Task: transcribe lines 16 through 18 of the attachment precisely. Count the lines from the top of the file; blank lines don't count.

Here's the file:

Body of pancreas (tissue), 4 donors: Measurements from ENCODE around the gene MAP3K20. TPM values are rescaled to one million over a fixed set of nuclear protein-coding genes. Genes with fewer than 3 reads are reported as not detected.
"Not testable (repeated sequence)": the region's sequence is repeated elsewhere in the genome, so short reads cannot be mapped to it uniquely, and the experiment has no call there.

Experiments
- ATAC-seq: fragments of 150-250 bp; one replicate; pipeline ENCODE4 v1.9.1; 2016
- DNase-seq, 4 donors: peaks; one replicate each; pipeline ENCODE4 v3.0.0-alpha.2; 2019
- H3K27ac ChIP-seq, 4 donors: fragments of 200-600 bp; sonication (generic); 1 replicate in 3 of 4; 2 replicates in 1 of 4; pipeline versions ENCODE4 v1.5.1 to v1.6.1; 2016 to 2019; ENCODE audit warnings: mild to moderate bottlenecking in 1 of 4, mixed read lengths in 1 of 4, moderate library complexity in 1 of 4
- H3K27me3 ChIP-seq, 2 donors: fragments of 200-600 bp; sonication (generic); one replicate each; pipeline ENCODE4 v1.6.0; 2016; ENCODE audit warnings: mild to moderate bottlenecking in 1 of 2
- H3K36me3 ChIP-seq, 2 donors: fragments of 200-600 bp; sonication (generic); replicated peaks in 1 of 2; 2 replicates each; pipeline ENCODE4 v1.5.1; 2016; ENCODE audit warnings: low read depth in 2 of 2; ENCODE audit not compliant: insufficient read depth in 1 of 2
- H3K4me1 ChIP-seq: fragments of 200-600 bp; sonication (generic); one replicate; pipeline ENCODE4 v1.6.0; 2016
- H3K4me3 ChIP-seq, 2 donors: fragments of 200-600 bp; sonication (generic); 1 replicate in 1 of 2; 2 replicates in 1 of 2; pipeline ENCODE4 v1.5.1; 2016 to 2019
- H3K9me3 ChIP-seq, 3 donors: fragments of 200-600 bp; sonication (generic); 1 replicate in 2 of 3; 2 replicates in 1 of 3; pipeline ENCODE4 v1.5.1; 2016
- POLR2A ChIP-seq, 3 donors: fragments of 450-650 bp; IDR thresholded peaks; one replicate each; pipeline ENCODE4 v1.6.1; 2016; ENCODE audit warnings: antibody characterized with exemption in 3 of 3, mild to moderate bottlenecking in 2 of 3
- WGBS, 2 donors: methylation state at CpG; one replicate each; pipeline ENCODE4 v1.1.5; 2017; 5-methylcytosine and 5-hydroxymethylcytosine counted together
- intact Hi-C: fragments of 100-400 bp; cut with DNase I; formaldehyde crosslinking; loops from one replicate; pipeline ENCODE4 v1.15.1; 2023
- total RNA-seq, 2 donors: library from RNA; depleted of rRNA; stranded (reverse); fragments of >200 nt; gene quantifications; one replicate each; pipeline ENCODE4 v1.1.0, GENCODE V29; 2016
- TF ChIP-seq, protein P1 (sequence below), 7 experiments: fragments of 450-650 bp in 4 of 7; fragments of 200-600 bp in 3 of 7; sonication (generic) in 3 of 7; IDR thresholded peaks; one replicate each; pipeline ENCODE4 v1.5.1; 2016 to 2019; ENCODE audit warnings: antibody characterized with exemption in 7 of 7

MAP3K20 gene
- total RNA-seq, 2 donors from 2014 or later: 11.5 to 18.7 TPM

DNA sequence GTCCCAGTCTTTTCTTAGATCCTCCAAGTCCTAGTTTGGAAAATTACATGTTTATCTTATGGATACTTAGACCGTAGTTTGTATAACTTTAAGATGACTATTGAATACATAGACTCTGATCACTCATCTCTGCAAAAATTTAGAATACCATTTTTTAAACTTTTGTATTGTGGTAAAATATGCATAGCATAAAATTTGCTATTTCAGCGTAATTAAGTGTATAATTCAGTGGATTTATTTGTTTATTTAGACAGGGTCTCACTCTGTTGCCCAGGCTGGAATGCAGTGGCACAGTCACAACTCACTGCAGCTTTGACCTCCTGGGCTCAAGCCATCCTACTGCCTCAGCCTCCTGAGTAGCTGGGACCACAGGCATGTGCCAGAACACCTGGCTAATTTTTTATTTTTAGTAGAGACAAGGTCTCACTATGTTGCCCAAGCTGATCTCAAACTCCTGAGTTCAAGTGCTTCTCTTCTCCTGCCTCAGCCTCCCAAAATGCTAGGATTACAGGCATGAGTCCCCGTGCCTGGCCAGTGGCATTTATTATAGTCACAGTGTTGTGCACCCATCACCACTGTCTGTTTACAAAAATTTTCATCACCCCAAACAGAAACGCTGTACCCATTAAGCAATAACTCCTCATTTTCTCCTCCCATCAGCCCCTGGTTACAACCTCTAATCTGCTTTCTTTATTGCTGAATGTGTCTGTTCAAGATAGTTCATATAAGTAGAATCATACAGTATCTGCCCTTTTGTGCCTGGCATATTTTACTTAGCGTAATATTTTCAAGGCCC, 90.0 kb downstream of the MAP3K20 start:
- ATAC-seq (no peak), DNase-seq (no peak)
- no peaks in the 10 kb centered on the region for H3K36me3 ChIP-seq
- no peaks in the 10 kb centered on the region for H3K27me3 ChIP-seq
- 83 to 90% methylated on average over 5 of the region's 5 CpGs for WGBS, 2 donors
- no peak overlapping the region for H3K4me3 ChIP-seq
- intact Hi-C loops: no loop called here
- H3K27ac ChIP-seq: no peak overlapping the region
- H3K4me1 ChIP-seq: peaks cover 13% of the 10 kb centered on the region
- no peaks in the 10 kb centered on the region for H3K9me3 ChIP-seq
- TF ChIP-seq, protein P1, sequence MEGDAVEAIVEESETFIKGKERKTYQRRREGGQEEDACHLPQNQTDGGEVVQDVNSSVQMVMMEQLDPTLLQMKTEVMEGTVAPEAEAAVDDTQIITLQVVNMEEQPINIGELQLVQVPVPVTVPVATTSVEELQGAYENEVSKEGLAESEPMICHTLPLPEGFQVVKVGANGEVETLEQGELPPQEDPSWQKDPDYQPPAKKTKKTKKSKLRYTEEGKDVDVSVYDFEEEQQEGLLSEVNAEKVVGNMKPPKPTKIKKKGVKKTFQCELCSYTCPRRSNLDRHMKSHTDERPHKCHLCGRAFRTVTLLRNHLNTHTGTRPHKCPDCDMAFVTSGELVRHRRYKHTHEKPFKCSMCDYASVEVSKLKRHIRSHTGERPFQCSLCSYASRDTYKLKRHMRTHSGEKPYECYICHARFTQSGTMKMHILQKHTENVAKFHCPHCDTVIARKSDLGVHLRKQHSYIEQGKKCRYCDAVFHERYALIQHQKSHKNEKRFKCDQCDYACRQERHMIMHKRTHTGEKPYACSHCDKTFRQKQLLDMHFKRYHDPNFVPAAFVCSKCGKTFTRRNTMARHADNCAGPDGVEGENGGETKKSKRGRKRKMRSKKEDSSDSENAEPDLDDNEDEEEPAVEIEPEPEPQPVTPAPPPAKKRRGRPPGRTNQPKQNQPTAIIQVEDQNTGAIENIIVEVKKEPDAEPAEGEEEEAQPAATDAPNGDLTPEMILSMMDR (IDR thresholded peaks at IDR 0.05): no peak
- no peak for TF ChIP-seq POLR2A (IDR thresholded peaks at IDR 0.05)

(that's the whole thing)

- TF ChIP-seq, protein P1 (sequence below), 7 experiments: fragments of 450-650 bp in 4 of 7; fragments of 200-600 bp in 3 of 7; sonication (generic) in 3 of 7; IDR thresholded peaks; one replicate each; pipeline ENCODE4 v1.5.1; 2016 to 2019; ENCODE audit warnings: antibody characterized with exemption in 7 of 7

MAP3K20 gene
- total RNA-seq, 2 donors from 2014 or later: 11.5 to 18.7 TPM